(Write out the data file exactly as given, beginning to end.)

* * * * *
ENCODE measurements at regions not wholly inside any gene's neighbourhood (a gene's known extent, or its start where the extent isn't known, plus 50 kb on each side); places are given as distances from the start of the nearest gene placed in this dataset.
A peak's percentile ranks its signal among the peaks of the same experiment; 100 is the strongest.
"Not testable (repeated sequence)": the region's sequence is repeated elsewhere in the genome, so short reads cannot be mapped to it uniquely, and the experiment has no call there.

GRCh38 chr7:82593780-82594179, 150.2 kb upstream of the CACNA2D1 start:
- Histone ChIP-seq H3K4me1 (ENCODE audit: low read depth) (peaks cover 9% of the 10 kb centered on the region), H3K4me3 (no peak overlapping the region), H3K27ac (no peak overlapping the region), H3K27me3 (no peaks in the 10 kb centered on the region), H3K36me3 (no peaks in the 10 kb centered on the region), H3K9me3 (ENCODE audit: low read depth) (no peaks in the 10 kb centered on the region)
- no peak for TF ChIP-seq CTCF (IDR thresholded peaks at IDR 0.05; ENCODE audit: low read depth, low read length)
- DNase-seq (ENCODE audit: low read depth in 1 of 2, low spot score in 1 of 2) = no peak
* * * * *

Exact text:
ENCODE measurements at regions not wholly inside any gene's neighbourhood (a gene's known extent, or its start where the extent isn't known, plus 50 kb on each side); places are given as distances from the start of the nearest gene placed in this dataset.
A peak's percentile ranks its signal among the peaks of the same experiment; 100 is the strongest.
"Not testable (repeated sequence)": the region's sequence is repeated elsewhere in the genome, so short reads cannot be mapped to it uniquely, and the experiment has no call there.

GRCh38 chr7:82593780-82594179, 150.2 kb upstream of the CACNA2D1 start:
- Histone ChIP-seq H3K4me1 (ENCODE audit: low read depth) (peaks cover 9% of the 10 kb centered on the region), H3K4me3 (no peak overlapping the region), H3K27ac (no peak overlapping the region), H3K27me3 (no peaks in the 10 kb centered on the region), H3K36me3 (no peaks in the 10 kb centered on the region), H3K9me3 (ENCODE audit: low read depth) (no peaks in the 10 kb centered on the region)
- no peak for TF ChIP-seq CTCF (IDR thresholded peaks at IDR 0.05; ENCODE audit: low read depth, low read length)
- DNase-seq (ENCODE audit: low read depth in 1 of 2, low spot score in 1 of 2) = no peak